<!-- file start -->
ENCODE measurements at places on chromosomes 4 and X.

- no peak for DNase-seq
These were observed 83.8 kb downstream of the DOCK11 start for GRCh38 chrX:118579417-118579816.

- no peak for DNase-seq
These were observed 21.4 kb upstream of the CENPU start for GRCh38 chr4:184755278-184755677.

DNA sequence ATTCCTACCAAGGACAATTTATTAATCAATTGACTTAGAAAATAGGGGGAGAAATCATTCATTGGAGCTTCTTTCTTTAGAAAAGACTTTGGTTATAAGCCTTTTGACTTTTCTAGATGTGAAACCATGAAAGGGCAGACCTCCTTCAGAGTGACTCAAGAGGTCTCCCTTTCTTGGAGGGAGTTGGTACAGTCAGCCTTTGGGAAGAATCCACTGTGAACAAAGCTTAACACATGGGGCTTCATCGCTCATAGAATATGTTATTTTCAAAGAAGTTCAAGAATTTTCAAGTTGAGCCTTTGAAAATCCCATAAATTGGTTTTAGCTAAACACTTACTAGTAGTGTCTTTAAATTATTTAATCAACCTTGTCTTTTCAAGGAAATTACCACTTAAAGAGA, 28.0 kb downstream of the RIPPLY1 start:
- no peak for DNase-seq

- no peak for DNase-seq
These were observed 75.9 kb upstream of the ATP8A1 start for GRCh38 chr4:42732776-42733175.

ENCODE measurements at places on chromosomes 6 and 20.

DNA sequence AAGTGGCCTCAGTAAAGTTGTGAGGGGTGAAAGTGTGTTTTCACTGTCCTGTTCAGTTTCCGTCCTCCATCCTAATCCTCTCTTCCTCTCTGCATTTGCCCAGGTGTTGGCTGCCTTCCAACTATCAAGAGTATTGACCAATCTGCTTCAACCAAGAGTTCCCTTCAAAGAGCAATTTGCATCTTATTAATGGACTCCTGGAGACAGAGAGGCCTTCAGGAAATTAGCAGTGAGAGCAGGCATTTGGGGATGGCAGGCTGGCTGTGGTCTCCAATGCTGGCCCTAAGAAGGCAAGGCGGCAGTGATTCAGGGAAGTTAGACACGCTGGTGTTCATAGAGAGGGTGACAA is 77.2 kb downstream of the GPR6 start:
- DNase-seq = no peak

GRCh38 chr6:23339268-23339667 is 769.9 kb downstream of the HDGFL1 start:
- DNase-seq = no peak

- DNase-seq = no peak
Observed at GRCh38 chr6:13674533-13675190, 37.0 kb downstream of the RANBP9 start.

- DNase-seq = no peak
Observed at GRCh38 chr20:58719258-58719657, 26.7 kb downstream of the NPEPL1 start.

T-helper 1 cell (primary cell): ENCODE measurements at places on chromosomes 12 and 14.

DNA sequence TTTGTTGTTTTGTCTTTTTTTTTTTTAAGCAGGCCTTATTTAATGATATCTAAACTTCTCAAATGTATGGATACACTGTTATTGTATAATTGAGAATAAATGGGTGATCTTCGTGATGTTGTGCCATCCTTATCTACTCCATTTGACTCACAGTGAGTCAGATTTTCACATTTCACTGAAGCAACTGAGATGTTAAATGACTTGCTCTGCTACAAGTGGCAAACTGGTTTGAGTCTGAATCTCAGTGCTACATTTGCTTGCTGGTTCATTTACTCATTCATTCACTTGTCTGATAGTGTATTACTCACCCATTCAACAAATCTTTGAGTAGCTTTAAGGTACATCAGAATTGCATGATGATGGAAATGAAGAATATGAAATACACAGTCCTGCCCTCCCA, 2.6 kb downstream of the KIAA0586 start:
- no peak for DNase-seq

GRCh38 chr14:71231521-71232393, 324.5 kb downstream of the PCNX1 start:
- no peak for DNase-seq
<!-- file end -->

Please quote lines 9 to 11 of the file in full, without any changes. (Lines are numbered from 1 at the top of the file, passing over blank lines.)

These were observed 75.9 kb upstream of the ATP8A1 start for GRCh38 chr4:42732776-42733175.

ENCODE measurements at places on chromosomes 6 and 20.

DNA sequence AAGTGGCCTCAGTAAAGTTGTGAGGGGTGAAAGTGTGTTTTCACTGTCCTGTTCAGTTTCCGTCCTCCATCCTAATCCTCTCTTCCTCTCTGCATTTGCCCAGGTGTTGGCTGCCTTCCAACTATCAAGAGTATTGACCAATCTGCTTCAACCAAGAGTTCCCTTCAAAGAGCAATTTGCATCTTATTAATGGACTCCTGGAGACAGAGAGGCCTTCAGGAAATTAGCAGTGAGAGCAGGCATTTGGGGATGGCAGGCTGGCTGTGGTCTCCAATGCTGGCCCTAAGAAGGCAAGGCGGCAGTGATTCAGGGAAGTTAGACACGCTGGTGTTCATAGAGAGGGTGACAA is 77.2 kb downstream of the GPR6 start: